Role of Communities in Innovation

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The role of technical communities in corporate innovation

West and O’Mahony:

“To some extent, firms and technical communities have always collaborated (Allen, 1983) to create standards (e.g., Isaak, 2005), shared infrastructure (Bradner, 1999), and innovation outcomes (Hargrave and Van de Ven, 2006) that are bigger than any one firm can achieve.

Empirical work suggests three reasons why firms participate in technical communities.

First, there is increasing evidence that path breaking innovations cannot occur without a community to interpret, support, extend and diffuse them (Hargrave and Van de Ven, 2006; Schoonhoven and Romanelli, 2001; Hargadon and Douglas, 2001; Hunt and Aldrich, 1998; Christensen and Rosenbloom, 1995; Rosenkopf and Tushman, 1994; Tushman and Rosenkopf, 1992; Anderson and Tushman, 1990; Van de Ven and Garud, 1989). Research on technologies such as medical devices, bicycles, computer hardware, and electricity show that new technologies are shaped by human institutions that provide a context for the interpretation and use of such technologies (Bijker, Hughes and Pinch, 1987).

Second, research on collective models of innovation (von Hippel, 2005; von Hippel and von Krogh, 2003; Hargrave and Van de Ven, 2006; Allen, 1983) and on community technical organizations (Rosenkopf, Metiu and George, 2001; Rosenkopf and Tushman, 1998) shows that communities of lead users help firms not only in interpreting and applying new innovations, but in their creation and further development by refining new design iterations (von Hippel, 1988, 2005; Shah, 2006; Murray and O’Mahony, 2007). A large body of evidence suggests that firms in many industries (toys, entertainment, medical devices, manufacturing, sporting goods, music) benefit from contributions from community members (Jepperson and Frederiksen, 2006; von Hippel, 2005; Franke and Shah, 2003; Lakhani and von Hippel, 2003).

Third, although it is not widely recognized, technical communities provide a vehicle to coordinate the work of both firms and individuals in developing new technologies and standards (Rosenkopf et al, 2001; Mowery and Simcoe, 2005). Technical communities offer individuals leadership opportunities (Fleming and Waguespack, 2007; O’Mahony and Ferraro, 2007) and enhance their technical credibility (Hars and Ou, 2002; Lerner and Tirole, 2002). For example, participation in a specific public community (such as standardizing the http protocol as a member of the Internet Engineering Task Force) allows participants to both develop and advertise domain specific knowledge (Fleming and Waguespack, 2007).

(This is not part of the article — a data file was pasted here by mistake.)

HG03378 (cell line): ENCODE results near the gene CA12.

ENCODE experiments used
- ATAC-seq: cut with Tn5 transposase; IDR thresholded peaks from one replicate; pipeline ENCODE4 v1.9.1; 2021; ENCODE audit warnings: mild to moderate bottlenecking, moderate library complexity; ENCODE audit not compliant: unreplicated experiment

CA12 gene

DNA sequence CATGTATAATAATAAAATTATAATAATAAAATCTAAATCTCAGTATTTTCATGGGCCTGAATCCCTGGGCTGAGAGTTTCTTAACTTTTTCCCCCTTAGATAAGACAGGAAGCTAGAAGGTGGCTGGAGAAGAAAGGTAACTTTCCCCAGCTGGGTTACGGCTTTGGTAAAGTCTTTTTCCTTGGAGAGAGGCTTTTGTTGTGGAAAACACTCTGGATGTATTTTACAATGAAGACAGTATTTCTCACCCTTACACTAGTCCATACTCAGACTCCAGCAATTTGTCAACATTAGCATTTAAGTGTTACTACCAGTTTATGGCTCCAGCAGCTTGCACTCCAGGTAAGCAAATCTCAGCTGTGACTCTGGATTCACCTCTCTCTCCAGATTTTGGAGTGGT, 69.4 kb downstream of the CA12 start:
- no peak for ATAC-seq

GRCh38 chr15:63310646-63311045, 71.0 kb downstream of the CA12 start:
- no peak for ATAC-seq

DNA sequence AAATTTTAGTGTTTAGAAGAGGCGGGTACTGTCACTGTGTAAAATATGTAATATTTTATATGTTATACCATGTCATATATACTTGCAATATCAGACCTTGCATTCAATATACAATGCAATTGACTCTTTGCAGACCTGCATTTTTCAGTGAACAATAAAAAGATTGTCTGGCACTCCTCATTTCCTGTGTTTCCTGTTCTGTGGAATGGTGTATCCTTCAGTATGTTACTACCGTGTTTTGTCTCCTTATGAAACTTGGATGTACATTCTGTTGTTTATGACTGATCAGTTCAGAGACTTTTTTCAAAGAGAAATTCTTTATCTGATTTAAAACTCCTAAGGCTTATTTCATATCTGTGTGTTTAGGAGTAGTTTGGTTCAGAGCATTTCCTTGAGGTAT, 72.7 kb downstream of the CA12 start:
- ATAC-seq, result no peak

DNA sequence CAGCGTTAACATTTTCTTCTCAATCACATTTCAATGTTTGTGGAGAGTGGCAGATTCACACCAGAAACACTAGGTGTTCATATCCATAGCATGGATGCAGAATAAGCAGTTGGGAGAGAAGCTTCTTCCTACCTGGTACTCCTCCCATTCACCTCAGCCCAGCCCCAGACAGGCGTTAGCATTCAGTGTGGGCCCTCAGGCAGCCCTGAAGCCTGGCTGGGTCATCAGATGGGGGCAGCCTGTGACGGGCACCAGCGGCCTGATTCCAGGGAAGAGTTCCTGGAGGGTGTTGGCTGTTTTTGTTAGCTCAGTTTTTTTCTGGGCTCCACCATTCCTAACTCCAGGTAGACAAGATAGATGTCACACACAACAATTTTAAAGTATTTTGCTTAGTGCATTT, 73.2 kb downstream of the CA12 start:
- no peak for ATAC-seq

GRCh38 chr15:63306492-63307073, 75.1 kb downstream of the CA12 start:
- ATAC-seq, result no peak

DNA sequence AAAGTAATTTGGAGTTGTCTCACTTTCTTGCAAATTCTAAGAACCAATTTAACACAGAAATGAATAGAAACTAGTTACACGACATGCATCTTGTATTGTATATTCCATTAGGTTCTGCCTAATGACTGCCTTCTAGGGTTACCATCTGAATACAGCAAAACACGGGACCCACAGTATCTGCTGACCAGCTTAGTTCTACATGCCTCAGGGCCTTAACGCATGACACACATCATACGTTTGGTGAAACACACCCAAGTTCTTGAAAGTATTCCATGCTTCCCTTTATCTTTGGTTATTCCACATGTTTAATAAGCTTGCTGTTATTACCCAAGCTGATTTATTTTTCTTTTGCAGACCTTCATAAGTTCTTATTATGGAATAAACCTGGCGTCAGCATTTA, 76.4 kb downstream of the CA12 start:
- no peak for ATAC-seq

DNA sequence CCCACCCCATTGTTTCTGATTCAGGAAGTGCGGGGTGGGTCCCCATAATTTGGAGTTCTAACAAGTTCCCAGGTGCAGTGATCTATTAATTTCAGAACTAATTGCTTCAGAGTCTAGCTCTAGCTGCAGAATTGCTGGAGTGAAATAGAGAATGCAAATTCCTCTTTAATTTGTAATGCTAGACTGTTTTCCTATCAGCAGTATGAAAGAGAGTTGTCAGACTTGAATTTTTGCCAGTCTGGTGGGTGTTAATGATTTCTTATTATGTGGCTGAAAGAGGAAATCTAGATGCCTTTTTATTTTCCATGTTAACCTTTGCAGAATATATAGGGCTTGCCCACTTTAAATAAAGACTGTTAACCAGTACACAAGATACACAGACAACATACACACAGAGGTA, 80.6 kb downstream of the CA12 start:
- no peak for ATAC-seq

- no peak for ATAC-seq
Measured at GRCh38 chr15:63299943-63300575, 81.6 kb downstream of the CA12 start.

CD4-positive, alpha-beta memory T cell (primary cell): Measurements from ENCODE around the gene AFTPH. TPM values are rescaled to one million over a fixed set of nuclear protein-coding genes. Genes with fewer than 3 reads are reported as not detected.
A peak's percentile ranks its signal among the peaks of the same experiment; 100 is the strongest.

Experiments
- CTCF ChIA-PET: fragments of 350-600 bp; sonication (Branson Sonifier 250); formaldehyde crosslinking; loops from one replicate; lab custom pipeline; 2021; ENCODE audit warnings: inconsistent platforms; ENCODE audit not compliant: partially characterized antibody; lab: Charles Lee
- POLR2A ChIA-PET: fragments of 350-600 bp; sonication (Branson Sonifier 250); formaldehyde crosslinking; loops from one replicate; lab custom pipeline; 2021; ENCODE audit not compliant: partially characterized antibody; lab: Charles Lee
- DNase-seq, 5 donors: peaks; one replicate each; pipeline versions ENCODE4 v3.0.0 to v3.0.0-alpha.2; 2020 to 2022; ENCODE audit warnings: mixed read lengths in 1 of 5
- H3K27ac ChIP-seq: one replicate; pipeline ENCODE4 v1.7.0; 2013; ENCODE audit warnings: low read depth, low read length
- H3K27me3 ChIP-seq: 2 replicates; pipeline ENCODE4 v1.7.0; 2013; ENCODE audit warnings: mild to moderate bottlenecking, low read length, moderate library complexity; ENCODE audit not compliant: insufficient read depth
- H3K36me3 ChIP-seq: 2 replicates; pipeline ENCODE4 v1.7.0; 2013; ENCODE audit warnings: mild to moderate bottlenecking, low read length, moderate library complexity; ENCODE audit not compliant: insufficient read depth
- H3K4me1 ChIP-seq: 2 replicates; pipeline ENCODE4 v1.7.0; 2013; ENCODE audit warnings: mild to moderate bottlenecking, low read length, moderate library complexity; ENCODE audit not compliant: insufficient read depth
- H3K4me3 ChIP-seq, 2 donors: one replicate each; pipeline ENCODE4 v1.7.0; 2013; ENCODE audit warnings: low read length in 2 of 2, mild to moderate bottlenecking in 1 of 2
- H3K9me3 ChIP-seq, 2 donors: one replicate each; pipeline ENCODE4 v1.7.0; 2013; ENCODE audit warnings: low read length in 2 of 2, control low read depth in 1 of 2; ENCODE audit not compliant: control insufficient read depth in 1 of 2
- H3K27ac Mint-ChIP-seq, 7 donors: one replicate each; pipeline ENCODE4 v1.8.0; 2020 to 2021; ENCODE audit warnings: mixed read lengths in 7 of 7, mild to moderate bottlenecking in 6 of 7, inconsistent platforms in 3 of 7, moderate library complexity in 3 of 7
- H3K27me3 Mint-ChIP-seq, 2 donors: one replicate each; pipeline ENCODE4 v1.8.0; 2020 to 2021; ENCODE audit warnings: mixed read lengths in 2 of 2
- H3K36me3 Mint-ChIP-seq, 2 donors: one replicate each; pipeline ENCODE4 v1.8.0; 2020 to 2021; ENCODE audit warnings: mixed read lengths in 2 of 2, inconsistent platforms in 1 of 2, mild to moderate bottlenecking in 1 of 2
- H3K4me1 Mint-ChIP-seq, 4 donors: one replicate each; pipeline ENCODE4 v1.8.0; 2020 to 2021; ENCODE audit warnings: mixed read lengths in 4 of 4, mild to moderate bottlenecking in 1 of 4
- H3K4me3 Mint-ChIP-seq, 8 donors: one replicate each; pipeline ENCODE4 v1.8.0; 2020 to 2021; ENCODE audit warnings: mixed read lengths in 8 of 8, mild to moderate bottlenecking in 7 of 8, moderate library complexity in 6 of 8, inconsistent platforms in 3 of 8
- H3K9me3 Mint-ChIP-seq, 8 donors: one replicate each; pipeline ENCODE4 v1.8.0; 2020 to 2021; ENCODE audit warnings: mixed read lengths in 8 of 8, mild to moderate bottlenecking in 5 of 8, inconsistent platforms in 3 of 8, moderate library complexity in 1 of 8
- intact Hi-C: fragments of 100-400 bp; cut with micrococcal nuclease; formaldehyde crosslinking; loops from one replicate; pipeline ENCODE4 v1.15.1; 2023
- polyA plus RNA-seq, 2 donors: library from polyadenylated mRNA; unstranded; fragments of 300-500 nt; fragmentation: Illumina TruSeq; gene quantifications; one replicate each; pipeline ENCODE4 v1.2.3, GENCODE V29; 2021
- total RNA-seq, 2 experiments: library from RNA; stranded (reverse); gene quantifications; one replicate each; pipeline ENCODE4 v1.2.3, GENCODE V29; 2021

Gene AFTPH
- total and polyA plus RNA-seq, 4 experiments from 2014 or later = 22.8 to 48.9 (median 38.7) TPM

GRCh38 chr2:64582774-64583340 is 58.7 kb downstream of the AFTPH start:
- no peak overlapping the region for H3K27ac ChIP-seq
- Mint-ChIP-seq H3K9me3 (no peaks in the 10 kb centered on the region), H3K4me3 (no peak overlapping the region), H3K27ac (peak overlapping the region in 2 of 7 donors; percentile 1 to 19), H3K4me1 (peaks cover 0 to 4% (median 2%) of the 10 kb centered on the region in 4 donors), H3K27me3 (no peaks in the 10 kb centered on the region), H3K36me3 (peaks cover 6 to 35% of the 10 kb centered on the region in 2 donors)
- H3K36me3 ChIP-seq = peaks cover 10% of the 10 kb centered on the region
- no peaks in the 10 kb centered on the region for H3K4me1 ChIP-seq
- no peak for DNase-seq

The degree to which firms benefit from collaboration with technical communities can also depend on features of the technology itself such as the degree of modularity (Baldwin and Clark, 2000), or the number of complements, linking mechanisms, or interface technologies required (Tushman and Rosenkopf, 1992). While practitioners have long argued that effective management of such communities can help support firm goals (Williams and Cothrel, 2000; Armstrong and Hagell, 1996; Godwin, 1994) little empirical work has been done in this area.” (

More Information

  1. Innovation is becoming diffuse: Diffuse Innovation
  2. Innovation is becoming social, socialized: Socialization of Innovation
  3. Innovation is becoming "user-centered": User-centered Innovation


Dahlander, Linus, Wallin, Martin W., 2006, “A man on the inside: Unlocking Communities as complementary assets,” Research Policy, 35, (7), 1243-1259.

Fleming Lee and David M. Waguespack, 2007. “Brokerage, Boundary Spanning, and Leadership in Open Innovation Communities,” Organization Science, 18, (2), 165-180.

Franke, Nikolaus and Shah, Sonali, 2003. “How communities support innovative activities: An exploration of assistance and sharing among end-users,” Research Policy 32 (1), 157-178.

Open Source Software

Lee, Gwendolyn K. and Cole, Robert E, 2003. “From a Firm-Based to a Community-Based Model of Knowledge Creation: The Case of the Linux Kernel Development,” Organization Science, 14 (6), 633-649.

von Hippel. Eric, 2001. “Innovation by User Communities: Learning from Open-Source Software,” MIT Sloan Management Review 42 (4), 82-86.

von Hippel, Eric and Georg von Krogh, 2003, “Open source software and the ‘private-collective’ innovation model: Issues for organization science,” Organization Science 14 (2), 209- 223.

von Krogh, Georg, Spaeth, Sebastian and Lakhani, Karim R, 2003. “Community, joining, and specialization in open source software innovation: a case study,” Research Policy 32 (7), 1217-1241

West, Joel and Scott Gallagher, 2006, “Challenges of open innovation: the paradox of firm investment in open-source software,” R&D Management, 36 (3), 319-331.

Sectoral Studies

Jeppesen, Lars Bo and Lars Frederiksen, 2006, “Why Do Users Contribute to Firm-Hosted User Communities? The Case of Computer- Controlled Music Instruments,” Organization Science, 17 (1), 45-63.

Rosenkopf, Lori and Tushman, Michael L, 1998. “The Co-evolution of Community Networks and Technology: Lessons from the flight simulation industry,” Industrial and Corporate Change 7 (2), 311-346.